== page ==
New! Sign up for our free email newsletter.
Science News
from research organizations

Attosecond physics: A keen sense for molecules

Date:
February 23, 2018
Source:
Ludwig-Maximilians-Universität München
Summary:
Laser physicists have developed an extremely powerful broadband infrared light source. This light source opens up a whole new range of opportunities in medicine, life science, and material analysis.
Share:
FULL STORY

Munich based Laser physicists have developed an extremely powerful broadband infrared light source. This light source opens up a whole new range of opportunities in medicine, life science, and material analysis.

With the help of Infrared light, researchers are able to go in search of the small particles which shape and determine our lives. The phenomenon, in which infrared light sets molecules in vibration, is pivotal in this search. Scientists are exploiting this phenomenon by using infrared light to analyze the molecular makeup of samples. In the hope that this analysis can become even more exact, the laser physicists from the Laboratory of Attosecond Physics at Ludwig-Maximilians-Universitaet (LMU) in Munich and the Max Planck Institute for Quantum Optics have developed an infrared light source that has an enormously broad spectrum of wavelengths.

With this system, which has an output power of 19 Watt, researchers have achieved the broadest simultaneous infrared coverage from a solid state laser. Moreover, the infrared laser pulses emitted should correspond to a sub-cycle pulse in time domain.

This new light source opens up countless opportunities for the physicists of better understanding the fundamental properties of solid and soft matter. The analysis of light spectrums after interactions with material with infrared spectroscopy and microscopy allows the more precise and accurate conceptualization of research methods.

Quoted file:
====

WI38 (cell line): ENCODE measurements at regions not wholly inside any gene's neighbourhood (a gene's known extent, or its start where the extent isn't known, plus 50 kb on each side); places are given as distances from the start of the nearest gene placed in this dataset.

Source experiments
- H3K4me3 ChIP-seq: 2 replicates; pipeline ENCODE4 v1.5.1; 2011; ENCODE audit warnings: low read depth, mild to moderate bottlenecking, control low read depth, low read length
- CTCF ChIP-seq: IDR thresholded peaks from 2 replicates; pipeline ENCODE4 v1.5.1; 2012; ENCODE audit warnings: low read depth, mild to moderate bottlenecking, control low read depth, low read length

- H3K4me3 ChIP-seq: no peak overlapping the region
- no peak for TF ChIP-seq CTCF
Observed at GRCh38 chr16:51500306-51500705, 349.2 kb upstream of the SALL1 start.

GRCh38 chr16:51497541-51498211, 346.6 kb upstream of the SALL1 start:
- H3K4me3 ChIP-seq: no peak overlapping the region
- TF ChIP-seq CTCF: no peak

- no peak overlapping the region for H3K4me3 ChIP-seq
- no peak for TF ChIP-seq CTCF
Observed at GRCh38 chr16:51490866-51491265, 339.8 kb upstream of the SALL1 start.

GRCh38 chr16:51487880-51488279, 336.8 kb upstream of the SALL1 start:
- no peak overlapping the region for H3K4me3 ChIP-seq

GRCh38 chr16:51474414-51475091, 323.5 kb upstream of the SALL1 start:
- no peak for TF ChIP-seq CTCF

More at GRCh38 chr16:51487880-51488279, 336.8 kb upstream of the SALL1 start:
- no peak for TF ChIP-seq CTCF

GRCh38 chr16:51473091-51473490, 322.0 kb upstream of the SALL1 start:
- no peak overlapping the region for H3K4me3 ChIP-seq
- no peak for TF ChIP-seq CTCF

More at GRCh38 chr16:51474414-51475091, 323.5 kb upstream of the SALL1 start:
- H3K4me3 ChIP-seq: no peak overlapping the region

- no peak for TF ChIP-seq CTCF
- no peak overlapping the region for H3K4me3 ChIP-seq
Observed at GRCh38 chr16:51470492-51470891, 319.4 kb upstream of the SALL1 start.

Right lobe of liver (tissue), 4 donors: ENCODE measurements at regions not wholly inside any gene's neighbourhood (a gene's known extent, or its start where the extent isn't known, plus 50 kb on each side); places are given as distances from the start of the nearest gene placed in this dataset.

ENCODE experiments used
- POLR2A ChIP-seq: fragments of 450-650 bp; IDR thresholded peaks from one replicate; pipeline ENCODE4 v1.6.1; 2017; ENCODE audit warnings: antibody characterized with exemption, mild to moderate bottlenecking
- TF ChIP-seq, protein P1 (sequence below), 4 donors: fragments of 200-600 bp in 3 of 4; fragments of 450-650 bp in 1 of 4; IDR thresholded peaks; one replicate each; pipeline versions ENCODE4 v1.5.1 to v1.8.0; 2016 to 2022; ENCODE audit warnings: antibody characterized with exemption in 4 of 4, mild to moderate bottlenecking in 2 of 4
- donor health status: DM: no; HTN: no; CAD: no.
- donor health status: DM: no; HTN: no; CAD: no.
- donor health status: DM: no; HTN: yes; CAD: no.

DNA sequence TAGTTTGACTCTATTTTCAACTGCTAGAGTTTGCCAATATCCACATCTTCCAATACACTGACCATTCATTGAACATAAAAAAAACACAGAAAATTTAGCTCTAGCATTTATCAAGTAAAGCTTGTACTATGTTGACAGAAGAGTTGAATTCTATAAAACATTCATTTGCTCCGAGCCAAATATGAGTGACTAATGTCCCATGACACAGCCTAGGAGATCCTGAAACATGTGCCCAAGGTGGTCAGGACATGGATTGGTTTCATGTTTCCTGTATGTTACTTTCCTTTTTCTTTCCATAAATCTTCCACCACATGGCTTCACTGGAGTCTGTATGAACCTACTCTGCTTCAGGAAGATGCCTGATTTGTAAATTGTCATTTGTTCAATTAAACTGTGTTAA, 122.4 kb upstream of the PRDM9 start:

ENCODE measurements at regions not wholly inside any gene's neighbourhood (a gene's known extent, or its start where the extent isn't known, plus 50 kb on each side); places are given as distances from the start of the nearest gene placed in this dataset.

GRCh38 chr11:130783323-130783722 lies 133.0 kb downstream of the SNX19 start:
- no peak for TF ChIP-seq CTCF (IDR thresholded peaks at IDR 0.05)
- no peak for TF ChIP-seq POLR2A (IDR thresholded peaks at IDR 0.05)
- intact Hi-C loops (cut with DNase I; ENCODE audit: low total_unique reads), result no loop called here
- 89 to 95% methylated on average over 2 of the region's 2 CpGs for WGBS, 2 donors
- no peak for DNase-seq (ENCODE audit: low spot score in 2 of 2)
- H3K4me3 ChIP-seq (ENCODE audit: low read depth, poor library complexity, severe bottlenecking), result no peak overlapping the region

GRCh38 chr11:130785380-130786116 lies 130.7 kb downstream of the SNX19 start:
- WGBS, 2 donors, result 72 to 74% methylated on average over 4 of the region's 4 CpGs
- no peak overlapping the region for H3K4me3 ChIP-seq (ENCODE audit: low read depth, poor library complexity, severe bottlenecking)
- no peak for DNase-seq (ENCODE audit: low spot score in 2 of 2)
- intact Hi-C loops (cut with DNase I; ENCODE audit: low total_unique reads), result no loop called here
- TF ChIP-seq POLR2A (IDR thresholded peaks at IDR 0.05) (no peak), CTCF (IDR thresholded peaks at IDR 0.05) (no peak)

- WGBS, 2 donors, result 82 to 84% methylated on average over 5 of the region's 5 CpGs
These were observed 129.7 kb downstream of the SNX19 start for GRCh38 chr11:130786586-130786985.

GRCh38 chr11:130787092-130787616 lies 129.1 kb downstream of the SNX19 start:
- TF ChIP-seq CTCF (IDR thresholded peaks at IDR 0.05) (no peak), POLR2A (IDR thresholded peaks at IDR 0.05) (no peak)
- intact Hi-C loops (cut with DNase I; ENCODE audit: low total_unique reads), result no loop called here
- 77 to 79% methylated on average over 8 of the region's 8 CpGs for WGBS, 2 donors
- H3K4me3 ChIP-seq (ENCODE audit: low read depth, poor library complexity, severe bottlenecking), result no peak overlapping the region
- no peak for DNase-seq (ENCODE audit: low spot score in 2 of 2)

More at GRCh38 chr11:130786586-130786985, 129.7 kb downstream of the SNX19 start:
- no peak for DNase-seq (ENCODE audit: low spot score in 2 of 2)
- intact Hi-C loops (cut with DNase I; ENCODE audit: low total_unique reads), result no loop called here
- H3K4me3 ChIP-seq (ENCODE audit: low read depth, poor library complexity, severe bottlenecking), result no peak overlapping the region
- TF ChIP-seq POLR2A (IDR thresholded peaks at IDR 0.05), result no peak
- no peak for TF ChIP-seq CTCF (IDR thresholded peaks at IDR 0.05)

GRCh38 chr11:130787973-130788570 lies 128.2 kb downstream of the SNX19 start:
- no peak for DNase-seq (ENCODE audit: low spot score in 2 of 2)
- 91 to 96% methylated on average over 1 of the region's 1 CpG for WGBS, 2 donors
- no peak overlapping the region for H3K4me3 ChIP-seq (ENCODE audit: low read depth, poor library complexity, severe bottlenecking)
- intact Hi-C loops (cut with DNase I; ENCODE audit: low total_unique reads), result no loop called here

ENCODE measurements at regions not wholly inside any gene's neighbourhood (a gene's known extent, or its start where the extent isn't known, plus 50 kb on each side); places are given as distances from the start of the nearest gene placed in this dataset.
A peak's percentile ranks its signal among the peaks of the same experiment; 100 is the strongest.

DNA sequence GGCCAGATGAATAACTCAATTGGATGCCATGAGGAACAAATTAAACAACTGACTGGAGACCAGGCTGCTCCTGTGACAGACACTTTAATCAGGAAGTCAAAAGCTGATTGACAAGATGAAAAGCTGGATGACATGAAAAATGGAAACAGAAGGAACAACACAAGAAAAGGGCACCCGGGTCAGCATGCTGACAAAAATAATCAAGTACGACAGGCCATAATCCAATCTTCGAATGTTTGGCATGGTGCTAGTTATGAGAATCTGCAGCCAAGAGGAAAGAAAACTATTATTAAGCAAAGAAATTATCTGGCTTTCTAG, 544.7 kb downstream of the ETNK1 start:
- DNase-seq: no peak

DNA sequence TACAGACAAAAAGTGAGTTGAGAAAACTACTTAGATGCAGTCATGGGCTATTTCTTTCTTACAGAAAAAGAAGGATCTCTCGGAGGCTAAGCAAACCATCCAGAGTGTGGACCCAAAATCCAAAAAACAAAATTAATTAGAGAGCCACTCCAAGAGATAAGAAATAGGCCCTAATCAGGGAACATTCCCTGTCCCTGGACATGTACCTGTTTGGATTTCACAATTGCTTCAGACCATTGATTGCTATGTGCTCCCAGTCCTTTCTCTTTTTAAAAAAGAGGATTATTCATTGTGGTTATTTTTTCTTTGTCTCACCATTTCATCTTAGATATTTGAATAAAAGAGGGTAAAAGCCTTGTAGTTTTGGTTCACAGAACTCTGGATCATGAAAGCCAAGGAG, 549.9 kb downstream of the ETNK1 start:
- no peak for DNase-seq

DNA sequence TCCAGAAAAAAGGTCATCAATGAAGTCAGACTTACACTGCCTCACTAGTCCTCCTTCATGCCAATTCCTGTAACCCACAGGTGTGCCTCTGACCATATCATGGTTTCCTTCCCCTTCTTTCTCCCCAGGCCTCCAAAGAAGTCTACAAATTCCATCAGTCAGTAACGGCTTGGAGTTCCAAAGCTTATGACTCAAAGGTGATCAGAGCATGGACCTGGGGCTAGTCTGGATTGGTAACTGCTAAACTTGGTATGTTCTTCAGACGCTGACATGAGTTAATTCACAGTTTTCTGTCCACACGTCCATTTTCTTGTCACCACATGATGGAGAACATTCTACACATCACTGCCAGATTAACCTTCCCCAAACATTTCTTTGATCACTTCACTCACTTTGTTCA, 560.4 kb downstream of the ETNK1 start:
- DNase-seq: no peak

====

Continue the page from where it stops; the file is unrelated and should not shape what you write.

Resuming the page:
The LAP team utilizes these methods for driving the so-called "Broadband Infrared Diagnostics" project. In the framework of this project, the scientists are interested in assessing the molecular makeup of blood and breath.


Story Source:

Materials provided by Ludwig-Maximilians-Universität München. Note: Content may be edited for style and length.


Journal Reference:

  1. Jinwei Zhang, Ka Fai Mak, Nathalie Nagl, Marcus Seidel, Dominik Bauer, Dirk Sutter, Vladimir Pervak, Ferenc Krausz, Oleg Pronin. Multi-mW, few-cycle mid-infrared continuum spanning from 500 to 2250 cm−1. Light: Science & Applications, 2018; 7 (2): 17180 DOI: 10.1038/lsa.2017.180

Cite This Page:

Ludwig-Maximilians-Universität München. "Attosecond physics: A keen sense for molecules." ScienceDaily. ScienceDaily, 23 February 2018. <www.sciencedaily.com/releases/2018/02/180223122348.htm>.
Ludwig-Maximilians-Universität München. (2018, February 23). Attosecond physics: A keen sense for molecules. ScienceDaily. Retrieved April 17, 2024 from www.sciencedaily.com/releases/2018/02/180223122348.htm
Ludwig-Maximilians-Universität München. "Attosecond physics: A keen sense for molecules." ScienceDaily. www.sciencedaily.com/releases/2018/02/180223122348.htm (accessed April 17, 2024).

Explore More

from ScienceDaily

RELATED STORIES